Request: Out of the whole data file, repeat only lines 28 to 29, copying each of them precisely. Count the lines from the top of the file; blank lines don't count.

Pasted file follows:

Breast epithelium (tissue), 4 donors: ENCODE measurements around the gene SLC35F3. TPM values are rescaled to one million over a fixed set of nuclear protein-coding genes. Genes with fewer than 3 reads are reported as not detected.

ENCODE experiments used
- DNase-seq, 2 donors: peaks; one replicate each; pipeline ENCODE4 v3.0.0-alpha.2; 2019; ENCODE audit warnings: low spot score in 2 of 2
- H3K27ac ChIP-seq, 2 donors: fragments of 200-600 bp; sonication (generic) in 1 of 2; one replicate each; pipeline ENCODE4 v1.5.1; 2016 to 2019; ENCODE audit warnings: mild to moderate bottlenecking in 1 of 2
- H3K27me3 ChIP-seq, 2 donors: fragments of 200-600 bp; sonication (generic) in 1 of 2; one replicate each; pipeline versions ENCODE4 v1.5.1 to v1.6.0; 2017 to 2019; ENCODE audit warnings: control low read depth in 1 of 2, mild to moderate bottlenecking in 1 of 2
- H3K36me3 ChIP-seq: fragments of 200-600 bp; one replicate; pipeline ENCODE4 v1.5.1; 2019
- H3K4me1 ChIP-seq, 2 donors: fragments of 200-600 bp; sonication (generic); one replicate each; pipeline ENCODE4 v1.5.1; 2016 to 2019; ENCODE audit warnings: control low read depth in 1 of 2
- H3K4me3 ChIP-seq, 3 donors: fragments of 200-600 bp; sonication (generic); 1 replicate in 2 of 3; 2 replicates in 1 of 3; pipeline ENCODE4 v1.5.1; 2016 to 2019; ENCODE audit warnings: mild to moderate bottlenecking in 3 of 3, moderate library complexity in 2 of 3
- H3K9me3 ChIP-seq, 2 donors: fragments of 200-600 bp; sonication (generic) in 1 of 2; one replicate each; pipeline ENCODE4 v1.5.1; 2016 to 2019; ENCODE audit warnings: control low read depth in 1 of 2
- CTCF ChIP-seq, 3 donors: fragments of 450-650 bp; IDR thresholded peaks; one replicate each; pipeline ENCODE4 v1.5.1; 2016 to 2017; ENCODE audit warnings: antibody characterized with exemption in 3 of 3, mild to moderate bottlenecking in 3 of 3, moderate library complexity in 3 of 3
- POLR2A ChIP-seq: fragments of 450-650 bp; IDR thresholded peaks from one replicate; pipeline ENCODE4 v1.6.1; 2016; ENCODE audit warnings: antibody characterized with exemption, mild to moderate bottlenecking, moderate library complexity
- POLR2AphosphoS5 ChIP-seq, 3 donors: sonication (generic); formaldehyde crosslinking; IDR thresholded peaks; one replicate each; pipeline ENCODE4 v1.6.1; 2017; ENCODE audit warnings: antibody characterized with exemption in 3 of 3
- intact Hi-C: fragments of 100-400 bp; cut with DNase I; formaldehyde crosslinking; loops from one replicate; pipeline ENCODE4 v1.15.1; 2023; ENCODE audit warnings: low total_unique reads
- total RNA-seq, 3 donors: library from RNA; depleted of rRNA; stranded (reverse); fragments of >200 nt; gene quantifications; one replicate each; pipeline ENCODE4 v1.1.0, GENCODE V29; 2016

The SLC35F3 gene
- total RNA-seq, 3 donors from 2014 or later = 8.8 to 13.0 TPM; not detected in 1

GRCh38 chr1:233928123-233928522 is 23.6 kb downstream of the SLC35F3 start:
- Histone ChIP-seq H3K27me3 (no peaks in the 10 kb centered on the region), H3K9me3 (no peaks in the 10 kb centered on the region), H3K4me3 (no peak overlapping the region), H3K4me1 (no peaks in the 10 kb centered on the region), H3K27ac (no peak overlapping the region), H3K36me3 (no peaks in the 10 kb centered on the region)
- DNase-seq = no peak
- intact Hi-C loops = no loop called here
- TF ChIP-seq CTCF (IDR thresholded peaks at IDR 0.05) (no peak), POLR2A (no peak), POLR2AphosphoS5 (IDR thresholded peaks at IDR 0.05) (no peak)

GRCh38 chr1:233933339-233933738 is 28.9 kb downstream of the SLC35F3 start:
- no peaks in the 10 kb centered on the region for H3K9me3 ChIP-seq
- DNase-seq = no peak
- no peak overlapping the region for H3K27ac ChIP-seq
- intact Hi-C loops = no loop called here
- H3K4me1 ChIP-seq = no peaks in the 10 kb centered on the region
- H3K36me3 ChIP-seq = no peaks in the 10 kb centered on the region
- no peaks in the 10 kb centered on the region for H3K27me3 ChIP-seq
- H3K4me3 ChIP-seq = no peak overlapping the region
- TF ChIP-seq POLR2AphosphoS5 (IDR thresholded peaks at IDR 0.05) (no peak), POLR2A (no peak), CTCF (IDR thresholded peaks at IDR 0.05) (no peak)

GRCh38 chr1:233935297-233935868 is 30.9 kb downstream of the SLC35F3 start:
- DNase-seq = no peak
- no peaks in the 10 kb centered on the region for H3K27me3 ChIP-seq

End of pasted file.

- H3K36me3 ChIP-seq = no peaks in the 10 kb centered on the region
- no peaks in the 10 kb centered on the region for H3K27me3 ChIP-seq